One-third of inherited human diseases are caused by mutated mRNAs harboring premature termination codons (PTCs). Nonsense-mediated mRNA decay (NMD) is a critical cellular surveillance mechanism that recognizes and eliminates aberrant RNAs containing PTC. NMD plays an important role in cell cycle regulation, cell viability, and DNA damage response, while also serving as a barrier to virus infection. Disturbance of this control mechanism can lead to pathologies, including neurological disorders, immune diseases and cancers. Data estimate that ~22% of disease-causing PTCs are predicted to be insensitive to NMD. Therefore, controlling NMD activity is an attractive approach to developing novel therapeutics for many human diseases.
Rochester researchers have developed a method to suppress NMD-insensitive transcripts using cutting-edge CRISPR-Cas13 technology, namely the RNAProgrammed NMD Activation (RP-NMDA) system. This system will be tested on the Human Beta-globin gene (HBB) and human colorectal cancer cell lines.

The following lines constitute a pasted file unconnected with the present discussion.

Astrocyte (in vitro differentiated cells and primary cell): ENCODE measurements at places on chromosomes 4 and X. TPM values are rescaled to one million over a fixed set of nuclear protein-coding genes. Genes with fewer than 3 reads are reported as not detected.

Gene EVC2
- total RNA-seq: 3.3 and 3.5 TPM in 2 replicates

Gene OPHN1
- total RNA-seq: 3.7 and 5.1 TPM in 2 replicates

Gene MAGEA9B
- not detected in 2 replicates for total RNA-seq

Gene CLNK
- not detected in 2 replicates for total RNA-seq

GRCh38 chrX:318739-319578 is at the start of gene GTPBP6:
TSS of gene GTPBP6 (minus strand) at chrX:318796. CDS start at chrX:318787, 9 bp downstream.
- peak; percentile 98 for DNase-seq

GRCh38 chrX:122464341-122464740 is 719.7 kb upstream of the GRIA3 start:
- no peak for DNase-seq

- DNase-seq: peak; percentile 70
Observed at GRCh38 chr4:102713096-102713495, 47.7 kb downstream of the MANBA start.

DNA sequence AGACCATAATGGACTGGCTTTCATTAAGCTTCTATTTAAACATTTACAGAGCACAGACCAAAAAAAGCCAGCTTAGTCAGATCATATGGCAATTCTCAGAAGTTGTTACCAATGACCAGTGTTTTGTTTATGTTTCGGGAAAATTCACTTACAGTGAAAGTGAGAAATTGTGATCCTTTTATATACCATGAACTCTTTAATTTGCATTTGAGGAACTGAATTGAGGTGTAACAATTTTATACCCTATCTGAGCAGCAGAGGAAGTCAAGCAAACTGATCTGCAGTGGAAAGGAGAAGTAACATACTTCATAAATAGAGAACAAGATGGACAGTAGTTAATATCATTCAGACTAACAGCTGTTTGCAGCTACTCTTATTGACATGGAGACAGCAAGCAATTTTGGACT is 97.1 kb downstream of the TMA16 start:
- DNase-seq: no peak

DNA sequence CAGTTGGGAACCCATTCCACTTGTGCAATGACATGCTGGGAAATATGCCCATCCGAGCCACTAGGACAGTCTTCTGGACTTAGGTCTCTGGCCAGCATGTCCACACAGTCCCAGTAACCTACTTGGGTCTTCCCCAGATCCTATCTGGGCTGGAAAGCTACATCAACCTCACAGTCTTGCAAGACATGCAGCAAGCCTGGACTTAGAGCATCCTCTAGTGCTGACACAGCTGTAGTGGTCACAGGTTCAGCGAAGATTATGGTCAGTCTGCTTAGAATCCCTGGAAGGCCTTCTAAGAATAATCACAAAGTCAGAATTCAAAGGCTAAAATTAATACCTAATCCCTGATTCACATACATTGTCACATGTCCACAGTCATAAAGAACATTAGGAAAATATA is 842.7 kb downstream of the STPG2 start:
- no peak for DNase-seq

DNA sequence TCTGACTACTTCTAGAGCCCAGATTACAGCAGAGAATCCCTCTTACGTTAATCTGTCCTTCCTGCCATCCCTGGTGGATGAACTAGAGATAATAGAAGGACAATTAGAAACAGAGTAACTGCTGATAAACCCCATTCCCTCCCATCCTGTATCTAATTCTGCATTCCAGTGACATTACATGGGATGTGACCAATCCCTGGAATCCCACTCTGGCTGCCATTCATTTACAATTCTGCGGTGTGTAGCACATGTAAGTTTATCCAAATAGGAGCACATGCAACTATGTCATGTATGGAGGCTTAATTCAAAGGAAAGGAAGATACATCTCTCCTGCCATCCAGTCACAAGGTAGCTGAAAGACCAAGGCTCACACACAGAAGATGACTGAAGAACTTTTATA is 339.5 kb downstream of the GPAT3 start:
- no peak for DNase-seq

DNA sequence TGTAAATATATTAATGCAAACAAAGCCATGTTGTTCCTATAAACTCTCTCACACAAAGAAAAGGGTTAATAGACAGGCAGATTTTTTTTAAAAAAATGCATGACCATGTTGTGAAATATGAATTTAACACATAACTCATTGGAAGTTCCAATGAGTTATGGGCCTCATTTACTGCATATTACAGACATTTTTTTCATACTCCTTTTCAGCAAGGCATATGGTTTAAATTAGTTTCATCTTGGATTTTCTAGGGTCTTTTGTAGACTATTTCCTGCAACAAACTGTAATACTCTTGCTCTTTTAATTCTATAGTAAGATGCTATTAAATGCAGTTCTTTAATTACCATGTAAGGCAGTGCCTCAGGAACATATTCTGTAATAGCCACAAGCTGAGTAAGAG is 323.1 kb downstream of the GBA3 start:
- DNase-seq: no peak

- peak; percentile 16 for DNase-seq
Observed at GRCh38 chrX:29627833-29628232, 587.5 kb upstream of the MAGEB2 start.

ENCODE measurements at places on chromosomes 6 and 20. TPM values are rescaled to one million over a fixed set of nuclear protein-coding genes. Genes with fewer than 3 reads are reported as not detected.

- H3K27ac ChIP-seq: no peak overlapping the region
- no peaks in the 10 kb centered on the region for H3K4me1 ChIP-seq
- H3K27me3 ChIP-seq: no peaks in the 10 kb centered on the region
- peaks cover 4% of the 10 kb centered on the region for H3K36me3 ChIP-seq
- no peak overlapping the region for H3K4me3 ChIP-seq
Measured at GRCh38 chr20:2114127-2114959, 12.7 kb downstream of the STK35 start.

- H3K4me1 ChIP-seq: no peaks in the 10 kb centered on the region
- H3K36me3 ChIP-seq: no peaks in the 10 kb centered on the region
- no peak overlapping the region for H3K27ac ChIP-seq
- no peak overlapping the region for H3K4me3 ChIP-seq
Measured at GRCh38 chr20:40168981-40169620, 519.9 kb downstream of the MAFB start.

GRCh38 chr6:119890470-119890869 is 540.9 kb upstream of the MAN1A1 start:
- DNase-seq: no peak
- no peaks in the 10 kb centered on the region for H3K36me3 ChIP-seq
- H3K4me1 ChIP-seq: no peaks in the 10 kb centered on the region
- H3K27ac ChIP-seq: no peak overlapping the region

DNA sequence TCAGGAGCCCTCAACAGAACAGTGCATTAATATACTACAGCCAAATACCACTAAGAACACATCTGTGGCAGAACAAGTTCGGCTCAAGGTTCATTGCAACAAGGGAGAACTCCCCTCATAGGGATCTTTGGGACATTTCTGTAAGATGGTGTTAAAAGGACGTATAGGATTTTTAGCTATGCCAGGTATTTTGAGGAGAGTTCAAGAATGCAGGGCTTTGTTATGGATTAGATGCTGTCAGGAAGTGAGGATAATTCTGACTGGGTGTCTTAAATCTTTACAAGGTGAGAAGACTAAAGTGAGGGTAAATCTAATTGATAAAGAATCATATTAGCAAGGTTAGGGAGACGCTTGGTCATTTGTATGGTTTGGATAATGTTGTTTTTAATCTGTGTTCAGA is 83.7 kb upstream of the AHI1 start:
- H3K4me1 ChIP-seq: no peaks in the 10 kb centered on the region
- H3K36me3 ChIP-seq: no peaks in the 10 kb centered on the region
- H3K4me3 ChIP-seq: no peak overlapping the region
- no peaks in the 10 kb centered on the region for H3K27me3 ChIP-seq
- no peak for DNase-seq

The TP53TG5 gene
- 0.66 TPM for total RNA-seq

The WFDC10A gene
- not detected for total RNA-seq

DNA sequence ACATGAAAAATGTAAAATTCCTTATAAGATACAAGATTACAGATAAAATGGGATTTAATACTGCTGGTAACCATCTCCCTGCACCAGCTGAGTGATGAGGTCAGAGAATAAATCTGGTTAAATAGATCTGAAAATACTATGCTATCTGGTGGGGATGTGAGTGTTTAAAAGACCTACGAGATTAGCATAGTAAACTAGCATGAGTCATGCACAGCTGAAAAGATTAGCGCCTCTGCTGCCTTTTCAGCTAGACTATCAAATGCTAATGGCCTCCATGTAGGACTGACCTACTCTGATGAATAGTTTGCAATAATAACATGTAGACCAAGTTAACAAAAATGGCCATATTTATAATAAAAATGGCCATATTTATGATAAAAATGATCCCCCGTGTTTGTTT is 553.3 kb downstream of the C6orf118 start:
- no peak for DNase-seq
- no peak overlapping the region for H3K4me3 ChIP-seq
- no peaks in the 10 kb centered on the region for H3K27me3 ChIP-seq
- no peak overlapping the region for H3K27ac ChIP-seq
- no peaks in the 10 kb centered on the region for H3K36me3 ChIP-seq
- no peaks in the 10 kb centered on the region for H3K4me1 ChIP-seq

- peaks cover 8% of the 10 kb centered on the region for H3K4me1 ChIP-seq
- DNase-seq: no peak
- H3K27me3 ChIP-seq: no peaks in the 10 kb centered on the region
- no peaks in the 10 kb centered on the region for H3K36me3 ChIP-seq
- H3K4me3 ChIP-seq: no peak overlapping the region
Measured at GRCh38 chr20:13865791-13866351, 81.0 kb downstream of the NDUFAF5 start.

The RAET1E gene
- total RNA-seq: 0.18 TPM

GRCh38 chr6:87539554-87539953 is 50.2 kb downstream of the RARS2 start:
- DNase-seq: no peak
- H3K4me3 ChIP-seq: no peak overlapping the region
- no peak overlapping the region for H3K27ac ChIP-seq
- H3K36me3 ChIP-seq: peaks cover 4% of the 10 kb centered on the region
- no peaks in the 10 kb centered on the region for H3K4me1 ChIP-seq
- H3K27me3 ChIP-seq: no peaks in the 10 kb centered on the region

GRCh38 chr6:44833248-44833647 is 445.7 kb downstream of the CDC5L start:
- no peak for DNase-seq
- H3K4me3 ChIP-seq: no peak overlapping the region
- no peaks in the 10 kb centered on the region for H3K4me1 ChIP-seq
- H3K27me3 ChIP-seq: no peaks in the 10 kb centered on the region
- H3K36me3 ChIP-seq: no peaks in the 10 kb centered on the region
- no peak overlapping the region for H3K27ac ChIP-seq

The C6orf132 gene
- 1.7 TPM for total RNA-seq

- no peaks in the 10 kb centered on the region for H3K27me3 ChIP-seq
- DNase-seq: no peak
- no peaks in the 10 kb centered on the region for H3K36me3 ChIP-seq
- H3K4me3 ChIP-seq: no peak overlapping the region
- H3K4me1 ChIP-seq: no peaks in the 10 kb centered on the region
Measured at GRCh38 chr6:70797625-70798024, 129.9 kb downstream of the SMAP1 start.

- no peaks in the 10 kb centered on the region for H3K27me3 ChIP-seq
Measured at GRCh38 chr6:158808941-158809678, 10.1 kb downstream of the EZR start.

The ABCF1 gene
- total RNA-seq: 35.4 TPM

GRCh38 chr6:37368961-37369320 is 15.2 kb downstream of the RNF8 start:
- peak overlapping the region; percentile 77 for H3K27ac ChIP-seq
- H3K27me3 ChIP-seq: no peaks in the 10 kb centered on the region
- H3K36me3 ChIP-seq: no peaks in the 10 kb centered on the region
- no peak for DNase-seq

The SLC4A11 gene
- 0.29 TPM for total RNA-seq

The proposed strategy utilizes the CRISPR-Cas13 system, which is more specific than the miRNA-based system without showing any off-target effects. Thus, this approach selectively targets NMD-insensitive PTCs that fail to trigger NMD, regardless of their reading frames.
- Colorectal cancer
- Seeking to license the technology exclusively in multiple fields of use.
- Provisional application filed
- Provisional patent
- Patent application submitted
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Name: Matan Rapoport